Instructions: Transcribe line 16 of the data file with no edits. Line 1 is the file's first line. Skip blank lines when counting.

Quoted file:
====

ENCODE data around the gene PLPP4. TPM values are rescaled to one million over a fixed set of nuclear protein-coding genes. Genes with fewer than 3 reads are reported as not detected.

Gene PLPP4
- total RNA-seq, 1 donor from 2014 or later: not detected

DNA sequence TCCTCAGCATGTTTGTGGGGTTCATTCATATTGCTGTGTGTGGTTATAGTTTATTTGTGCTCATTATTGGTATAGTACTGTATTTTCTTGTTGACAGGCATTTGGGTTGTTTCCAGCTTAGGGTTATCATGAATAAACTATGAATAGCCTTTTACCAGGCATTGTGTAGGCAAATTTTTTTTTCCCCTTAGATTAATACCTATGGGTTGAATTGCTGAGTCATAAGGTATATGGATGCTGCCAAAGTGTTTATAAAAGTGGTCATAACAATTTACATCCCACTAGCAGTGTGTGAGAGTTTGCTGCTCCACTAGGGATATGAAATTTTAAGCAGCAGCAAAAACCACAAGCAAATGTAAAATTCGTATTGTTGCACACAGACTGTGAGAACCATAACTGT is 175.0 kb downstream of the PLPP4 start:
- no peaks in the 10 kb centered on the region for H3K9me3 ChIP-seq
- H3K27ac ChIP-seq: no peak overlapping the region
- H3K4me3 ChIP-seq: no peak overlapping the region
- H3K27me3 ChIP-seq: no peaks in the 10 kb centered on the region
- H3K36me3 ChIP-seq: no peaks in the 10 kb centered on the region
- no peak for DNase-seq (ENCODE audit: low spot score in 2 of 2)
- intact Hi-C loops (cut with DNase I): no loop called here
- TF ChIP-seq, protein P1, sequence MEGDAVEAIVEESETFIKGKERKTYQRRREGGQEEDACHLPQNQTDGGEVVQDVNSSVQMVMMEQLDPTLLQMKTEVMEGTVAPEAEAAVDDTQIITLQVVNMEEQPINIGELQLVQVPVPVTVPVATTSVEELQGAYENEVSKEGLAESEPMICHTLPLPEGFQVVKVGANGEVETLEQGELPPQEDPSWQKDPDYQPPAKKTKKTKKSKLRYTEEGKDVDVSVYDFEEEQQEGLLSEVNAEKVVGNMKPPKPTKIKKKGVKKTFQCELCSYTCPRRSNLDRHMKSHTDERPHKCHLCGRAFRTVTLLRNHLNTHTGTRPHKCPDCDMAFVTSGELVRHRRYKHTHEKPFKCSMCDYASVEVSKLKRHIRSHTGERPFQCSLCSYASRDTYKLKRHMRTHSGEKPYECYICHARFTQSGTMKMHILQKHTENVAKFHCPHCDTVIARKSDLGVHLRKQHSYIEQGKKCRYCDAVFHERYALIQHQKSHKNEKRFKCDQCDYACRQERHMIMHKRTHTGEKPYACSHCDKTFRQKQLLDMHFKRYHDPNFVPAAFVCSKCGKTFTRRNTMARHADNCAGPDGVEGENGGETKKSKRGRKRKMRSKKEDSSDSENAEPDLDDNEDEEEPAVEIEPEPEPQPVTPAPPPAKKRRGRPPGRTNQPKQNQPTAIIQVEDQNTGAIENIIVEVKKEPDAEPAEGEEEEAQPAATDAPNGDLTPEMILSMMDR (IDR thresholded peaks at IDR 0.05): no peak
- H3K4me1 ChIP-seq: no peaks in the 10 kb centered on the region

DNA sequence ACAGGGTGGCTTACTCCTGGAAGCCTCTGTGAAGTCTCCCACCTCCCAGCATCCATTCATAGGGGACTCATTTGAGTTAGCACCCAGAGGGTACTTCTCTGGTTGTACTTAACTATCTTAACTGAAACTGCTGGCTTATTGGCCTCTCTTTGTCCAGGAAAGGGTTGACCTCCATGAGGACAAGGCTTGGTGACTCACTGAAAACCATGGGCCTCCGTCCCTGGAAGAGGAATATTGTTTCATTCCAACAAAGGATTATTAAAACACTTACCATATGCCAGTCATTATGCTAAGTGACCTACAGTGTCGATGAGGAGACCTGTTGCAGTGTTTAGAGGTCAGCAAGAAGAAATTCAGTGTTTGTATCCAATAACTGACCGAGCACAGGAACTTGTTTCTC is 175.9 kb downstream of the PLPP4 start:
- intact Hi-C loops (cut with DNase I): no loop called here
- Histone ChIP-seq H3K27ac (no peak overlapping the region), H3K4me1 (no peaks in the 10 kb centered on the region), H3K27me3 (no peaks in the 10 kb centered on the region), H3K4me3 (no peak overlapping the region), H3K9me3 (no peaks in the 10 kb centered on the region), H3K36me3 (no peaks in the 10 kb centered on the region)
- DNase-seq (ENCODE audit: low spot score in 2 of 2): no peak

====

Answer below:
- Histone ChIP-seq H3K27ac (no peak overlapping the region), H3K4me1 (no peaks in the 10 kb centered on the region), H3K27me3 (no peaks in the 10 kb centered on the region), H3K4me3 (no peak overlapping the region), H3K9me3 (no peaks in the 10 kb centered on the region), H3K36me3 (no peaks in the 10 kb centered on the region)